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Structured Query Language (SQL)

By David Cochran

SQL is a set based language. It does have some procedural commands, but most work is done with sets, not sequential proceedures. The order of operations may not be what you expected. Records can be returned in any order, unless you specify a sort. While there are several versions, with slightly different commands in some cases, most implementations of SQL use very simular synatax. (see Microsoft SQL Server, Transact SQL, T-SQL)

Relational: SQL is for Relational Databases^, and thus is based on Relational Algebra^. RA is a family of algebra with a well-founded semantics used for modelling the data stored in relational databases, and defining queries on it.

Relational Databases are not the only solution: MongoDB, Hadoop, etc. are useful especially in Big Data.

In SQL, all columns must relate to the record (functional dependencies). Each record in a table has exactly the same fields.

Normalized: SQL databases tend to be normalized^ inorder to avoid the limits of functional dependencies: Database normalization is the process of minimize data redundancy by organizing the fields of a single monolithic table into many tables within the database which are linked by relations between the tables. For example, instead of storing the state name for each record in an address table, the zip code can be used as a link to a separate table which lists states by zip code. The state name is then removed from the address table. If a state changes it's name, far fewer records must be updated, and when the address is viewed with the related state name pulled from the zip/state table, all the addresses will show the new state.

Complete normalization is not always the goal. e.g. Do-normalization can increase performance.

Note: The following examples use the sample database from http://dev.mysql.com/doc/sakila/en/sakila-structure.html

Syntax:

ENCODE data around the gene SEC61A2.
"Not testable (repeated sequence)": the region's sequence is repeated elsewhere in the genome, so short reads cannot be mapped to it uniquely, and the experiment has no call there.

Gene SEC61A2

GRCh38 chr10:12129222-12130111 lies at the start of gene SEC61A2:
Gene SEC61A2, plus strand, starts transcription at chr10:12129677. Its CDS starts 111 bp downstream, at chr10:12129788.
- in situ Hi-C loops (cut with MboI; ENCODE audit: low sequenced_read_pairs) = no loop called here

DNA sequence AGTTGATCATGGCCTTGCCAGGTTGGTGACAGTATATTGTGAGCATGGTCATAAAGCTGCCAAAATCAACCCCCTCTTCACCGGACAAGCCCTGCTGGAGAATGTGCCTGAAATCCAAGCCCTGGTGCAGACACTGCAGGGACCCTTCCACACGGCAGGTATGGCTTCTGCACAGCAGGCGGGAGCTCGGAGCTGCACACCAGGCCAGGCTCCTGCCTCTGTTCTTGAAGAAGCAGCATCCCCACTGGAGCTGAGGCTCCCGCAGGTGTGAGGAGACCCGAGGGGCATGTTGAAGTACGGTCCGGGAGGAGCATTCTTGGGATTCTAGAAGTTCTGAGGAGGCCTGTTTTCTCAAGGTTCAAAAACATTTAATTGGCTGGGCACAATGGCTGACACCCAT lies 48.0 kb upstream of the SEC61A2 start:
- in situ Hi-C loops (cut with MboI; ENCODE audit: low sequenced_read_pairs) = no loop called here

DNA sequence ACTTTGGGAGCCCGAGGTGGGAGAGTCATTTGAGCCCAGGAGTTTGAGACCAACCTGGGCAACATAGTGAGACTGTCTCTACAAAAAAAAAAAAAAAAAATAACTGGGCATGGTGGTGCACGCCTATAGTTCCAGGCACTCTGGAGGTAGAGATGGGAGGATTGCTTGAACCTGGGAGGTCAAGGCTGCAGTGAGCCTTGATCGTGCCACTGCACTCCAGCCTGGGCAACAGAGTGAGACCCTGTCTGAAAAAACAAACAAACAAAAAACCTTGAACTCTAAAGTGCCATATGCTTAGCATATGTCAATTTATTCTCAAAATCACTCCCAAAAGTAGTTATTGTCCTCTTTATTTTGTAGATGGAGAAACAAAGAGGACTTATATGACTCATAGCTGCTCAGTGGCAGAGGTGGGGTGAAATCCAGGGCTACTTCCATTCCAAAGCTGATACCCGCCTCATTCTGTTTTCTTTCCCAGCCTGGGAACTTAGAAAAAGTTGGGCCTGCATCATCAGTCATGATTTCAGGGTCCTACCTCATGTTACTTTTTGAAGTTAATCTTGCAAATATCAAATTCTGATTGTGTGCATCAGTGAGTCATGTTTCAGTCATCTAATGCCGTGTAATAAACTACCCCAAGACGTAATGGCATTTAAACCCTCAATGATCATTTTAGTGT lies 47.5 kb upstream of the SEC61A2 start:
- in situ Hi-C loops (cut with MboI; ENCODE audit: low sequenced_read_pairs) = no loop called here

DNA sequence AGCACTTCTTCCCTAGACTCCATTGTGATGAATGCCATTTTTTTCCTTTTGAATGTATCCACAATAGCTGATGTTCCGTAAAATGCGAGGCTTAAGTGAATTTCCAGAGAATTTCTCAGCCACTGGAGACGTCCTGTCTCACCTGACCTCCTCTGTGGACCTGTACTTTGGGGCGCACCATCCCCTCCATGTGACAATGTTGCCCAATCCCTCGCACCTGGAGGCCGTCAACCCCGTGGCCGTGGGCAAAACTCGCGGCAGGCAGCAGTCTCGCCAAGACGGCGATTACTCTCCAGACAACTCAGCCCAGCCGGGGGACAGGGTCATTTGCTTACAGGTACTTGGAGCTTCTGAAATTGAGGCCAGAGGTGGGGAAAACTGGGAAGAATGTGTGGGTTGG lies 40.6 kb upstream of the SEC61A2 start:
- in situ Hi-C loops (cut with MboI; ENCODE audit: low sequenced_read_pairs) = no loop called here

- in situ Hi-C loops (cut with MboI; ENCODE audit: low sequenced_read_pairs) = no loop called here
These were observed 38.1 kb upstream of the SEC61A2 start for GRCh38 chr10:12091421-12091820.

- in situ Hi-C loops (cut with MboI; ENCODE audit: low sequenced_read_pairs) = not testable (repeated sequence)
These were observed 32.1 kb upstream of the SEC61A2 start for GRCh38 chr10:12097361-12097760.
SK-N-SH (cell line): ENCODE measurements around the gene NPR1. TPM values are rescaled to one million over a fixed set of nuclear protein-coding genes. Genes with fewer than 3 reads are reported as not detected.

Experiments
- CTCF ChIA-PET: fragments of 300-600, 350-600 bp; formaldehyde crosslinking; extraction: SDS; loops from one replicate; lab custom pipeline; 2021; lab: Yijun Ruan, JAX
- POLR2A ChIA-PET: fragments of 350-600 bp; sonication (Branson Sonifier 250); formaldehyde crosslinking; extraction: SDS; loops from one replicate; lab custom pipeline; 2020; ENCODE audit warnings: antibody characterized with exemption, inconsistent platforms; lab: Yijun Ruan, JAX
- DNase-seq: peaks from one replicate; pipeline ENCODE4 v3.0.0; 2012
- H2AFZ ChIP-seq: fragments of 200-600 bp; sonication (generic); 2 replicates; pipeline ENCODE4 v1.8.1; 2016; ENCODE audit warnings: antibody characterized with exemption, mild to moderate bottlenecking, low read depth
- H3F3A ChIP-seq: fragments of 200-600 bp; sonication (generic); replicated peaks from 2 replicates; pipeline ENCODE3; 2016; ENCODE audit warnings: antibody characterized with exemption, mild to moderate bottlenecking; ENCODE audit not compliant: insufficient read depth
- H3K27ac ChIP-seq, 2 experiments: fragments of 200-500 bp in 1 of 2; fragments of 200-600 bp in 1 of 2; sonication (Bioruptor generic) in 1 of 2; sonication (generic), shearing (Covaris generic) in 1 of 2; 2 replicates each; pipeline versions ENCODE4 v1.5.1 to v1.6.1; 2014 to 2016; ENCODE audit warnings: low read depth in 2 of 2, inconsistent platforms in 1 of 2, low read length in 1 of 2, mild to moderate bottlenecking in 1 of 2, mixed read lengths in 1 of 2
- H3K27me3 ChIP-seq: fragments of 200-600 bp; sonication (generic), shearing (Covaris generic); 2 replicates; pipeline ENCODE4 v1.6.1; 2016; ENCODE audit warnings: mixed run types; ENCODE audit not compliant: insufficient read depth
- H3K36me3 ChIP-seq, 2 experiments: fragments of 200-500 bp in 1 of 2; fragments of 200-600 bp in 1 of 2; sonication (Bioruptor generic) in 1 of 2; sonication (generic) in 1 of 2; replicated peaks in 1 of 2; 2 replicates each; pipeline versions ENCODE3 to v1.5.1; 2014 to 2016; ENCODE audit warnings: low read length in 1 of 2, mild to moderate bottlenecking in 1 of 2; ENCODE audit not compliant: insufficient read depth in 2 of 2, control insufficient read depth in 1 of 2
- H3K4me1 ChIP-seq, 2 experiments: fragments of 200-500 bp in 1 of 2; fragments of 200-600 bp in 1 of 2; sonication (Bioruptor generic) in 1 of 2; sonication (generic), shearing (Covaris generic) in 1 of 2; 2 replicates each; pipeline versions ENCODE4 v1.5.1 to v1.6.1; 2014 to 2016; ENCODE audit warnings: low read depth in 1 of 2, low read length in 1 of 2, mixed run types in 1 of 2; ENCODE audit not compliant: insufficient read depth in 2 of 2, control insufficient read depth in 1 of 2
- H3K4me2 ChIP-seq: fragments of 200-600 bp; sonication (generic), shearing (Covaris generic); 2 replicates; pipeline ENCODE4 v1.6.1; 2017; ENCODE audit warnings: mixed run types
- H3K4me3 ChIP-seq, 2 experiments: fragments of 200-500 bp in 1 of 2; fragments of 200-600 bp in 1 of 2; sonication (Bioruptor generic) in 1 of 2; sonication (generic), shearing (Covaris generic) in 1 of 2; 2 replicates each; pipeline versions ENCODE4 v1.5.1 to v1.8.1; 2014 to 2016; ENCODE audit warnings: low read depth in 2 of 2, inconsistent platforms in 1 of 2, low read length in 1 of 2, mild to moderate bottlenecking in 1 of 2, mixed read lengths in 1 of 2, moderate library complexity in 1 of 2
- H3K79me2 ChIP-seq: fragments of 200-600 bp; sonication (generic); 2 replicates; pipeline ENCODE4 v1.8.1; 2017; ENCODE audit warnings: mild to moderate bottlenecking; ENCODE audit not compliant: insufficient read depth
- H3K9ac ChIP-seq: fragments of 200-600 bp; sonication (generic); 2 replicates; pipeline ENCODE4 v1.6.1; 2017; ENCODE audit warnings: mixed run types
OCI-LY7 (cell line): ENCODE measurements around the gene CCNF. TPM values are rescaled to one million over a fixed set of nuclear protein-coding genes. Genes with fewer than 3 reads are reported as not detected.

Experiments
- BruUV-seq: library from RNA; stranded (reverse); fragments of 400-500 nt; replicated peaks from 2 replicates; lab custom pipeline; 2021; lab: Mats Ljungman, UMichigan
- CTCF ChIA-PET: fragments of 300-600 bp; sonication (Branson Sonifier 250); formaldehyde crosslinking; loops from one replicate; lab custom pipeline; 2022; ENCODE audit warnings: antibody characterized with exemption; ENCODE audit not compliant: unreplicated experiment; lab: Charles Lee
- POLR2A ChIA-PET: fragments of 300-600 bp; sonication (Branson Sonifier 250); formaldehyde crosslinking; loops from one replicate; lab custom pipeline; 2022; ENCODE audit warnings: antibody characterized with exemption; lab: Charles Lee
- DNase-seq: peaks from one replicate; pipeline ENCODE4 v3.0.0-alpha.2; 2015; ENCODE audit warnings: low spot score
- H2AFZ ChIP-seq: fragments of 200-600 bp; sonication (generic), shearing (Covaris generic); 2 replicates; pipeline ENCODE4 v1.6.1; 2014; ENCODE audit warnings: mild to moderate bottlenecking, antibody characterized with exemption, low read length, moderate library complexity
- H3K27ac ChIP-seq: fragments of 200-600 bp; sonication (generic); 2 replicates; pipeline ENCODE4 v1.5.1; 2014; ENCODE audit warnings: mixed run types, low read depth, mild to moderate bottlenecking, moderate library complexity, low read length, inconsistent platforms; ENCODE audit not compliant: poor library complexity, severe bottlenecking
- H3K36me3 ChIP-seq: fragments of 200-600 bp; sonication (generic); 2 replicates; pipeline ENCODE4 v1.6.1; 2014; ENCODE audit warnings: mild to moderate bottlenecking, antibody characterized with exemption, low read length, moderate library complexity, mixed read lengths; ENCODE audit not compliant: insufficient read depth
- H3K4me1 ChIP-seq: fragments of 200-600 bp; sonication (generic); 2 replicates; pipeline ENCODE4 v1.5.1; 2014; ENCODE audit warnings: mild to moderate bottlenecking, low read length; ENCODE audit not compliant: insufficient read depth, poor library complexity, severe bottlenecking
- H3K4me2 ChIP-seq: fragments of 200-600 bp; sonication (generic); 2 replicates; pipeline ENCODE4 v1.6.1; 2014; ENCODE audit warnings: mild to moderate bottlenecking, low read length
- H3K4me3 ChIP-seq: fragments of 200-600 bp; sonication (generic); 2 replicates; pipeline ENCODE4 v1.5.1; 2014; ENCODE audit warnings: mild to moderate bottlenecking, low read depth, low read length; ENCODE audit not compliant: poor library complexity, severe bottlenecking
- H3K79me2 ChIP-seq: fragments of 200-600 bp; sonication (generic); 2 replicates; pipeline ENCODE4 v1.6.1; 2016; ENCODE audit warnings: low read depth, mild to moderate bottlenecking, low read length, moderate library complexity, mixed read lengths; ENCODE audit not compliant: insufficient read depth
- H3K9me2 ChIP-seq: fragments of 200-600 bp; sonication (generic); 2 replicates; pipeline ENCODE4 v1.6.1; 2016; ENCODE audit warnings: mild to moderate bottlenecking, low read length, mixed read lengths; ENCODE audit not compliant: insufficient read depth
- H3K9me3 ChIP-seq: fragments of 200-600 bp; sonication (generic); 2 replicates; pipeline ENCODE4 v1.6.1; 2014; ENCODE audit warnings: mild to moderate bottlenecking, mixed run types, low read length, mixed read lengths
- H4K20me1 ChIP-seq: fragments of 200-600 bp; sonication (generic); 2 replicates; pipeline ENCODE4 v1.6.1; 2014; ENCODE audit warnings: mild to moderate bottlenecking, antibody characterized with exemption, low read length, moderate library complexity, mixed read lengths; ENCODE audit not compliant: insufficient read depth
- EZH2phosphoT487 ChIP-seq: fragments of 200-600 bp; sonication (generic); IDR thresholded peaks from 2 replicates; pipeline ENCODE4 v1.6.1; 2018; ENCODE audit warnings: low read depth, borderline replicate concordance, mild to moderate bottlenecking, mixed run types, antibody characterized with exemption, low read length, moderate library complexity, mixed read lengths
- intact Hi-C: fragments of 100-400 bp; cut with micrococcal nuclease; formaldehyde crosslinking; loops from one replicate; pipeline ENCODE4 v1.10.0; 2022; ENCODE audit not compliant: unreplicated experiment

Statements end with a semicolon and can be spread over many lines. A convention is to put all commands in upper case and everything else in lowercase. The most common command is:

The SELECT statement

SELECT fields FROM table WHERE condition SORT BY fields

Multiple tables can be joined.

SELECT t1.field AS field1, t2.field AS t2
FROM table1 AS t1
JOIN table2 AS t2
ON t1.ifield = t2.ifield
;

Alias: Notice that the table name has an alias (table1 is t1) which is used for each field selected. The keyword AS is optional for tables, but not for fields.

Types of JOIN: The JOIN can be one of several types:

The field list can include "column functions" which compute new data on the fly from the table fields. E.g. LEFT(last_name,1) will return the first letter of the last name, assuming there is a last_name field in the table.

No column functions in joins. Ever. Use CTEs to avoid this.

Tables or Views: Tables are the data, Views is a way of looking at one or more tables via SELECT queries. Reuse queries, Restrict access: Can be used to keep the user out of base tables, Encapsulate Business Rules, Get rid of frickin codes!

Example: All the Films the actors are in.

SELECT film.title, act.first_name, act.last_name
/* The table names above are optional since the column names are unique to those tables. I include them to assist in readability and maintainability. The table names in the joins below are not optional since the same column name occurs in both tables.
*/
FROM actor act #Notice the table alias
INNER JOIN film_actor #No alias, this table is just to eliminate a many to many relationship
ON act.actor_id = film_actor.actor_id
INNER JOIN film #No alias because the name is short
ON film.film_id = film_actor.film_id
;

Example: What films does each store have:

SELECT city.city, country.country, title
FROM inventory inv
INNER JOIN store
ON inv.store_id = store.store_id
INNER JOIN address addr
ON store.address_id = addr.address_id
INNER JOIN city
ON addr.city_id = city.city_id
INNER JOIN country
ON city.country_id = country.country_id
INNER JOIN film
ON inv.film_id = film.film_id;

Revised to avoid duplicate listings and show only records in Canadian stores in DESCending order by film title. The DISTICT keyword removes records that are the same as the previous record returned in the given order.

SELECT DISTICT city.city, country.country, title
FROM inventory inv
INNER JOIN store
ON inv.store_id = store.store_id
INNER JOIN address addr
ON store.address_id = addr.address_id
INNER JOIN city
ON addr.city_id = city.city_id
INNER JOIN country
ON city.country_id = country.country_id
INNER JOIN film
ON inv.film_id = film.film_id

WHERE country.country = 'Canada'
ORDER BY film.title DESC

Revised again to return a count of the number of each film available in each town. The GROUP BY keyword causes count to restart when the city, country, or title changes. Right???

SELECT count(film.film_id) as QTY, city.city, country.country, title
FROM inventory inv
INNER JOIN store
ON inv.store_id = store.store_id
INNER JOIN address addr
ON store.address_id = addr.address_id
INNER JOIN city
ON addr.city_id = city.city_id
INNER JOIN country
ON city.country_id = country.country_id
INNER JOIN film
ON inv.film_id = film.film_id
GROUP BY city.city, country.country, title

Aggregations/Functions: Functions to count, compute statistical values, first, last, etc.